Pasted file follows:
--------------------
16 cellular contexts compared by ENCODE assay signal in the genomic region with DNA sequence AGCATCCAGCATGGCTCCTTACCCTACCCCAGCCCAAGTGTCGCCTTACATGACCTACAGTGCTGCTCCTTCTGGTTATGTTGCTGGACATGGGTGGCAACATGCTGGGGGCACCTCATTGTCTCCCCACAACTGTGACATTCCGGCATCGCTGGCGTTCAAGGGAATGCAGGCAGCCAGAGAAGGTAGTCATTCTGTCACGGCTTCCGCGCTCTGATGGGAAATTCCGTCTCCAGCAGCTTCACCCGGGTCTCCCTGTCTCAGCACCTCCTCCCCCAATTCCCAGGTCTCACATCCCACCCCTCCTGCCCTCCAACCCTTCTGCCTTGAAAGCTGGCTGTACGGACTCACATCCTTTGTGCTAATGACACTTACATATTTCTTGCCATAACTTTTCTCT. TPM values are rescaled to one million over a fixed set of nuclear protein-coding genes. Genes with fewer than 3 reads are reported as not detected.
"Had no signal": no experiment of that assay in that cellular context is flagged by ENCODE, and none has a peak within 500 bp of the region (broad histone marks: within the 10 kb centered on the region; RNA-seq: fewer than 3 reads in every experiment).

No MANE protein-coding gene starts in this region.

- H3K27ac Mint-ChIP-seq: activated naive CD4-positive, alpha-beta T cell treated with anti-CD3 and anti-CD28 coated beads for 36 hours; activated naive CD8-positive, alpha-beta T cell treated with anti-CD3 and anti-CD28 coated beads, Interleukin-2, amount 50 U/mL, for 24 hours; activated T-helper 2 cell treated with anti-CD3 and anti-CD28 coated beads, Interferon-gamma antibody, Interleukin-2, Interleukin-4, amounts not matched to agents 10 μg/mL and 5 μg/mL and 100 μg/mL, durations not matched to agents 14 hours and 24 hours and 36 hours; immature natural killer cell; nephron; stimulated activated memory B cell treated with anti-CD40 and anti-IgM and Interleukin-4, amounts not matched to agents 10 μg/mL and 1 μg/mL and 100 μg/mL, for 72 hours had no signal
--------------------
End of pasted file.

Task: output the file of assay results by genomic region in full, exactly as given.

16 cellular contexts compared by ENCODE assay signal in the genomic region with DNA sequence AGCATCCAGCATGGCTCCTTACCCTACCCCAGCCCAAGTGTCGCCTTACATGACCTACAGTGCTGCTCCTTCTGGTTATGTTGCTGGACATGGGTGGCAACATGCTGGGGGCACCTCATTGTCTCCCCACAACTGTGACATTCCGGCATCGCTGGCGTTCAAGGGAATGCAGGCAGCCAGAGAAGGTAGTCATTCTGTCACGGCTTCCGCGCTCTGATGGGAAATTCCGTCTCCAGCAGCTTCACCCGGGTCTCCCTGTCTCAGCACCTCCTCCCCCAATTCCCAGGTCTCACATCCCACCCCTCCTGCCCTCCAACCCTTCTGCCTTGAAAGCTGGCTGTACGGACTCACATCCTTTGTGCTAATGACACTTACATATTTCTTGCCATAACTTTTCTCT. TPM values are rescaled to one million over a fixed set of nuclear protein-coding genes. Genes with fewer than 3 reads are reported as not detected.
"Had no signal": no experiment of that assay in that cellular context is flagged by ENCODE, and none has a peak within 500 bp of the region (broad histone marks: within the 10 kb centered on the region; RNA-seq: fewer than 3 reads in every experiment).

No MANE protein-coding gene starts in this region.

- H3K27ac Mint-ChIP-seq: activated naive CD4-positive, alpha-beta T cell treated with anti-CD3 and anti-CD28 coated beads for 36 hours; activated naive CD8-positive, alpha-beta T cell treated with anti-CD3 and anti-CD28 coated beads, Interleukin-2, amount 50 U/mL, for 24 hours; activated T-helper 2 cell treated with anti-CD3 and anti-CD28 coated beads, Interferon-gamma antibody, Interleukin-2, Interleukin-4, amounts not matched to agents 10 μg/mL and 5 μg/mL and 100 μg/mL, durations not matched to agents 14 hours and 24 hours and 36 hours; immature natural killer cell; nephron; stimulated activated memory B cell treated with anti-CD40 and anti-IgM and Interleukin-4, amounts not matched to agents 10 μg/mL and 1 μg/mL and 100 μg/mL, for 72 hours had no signal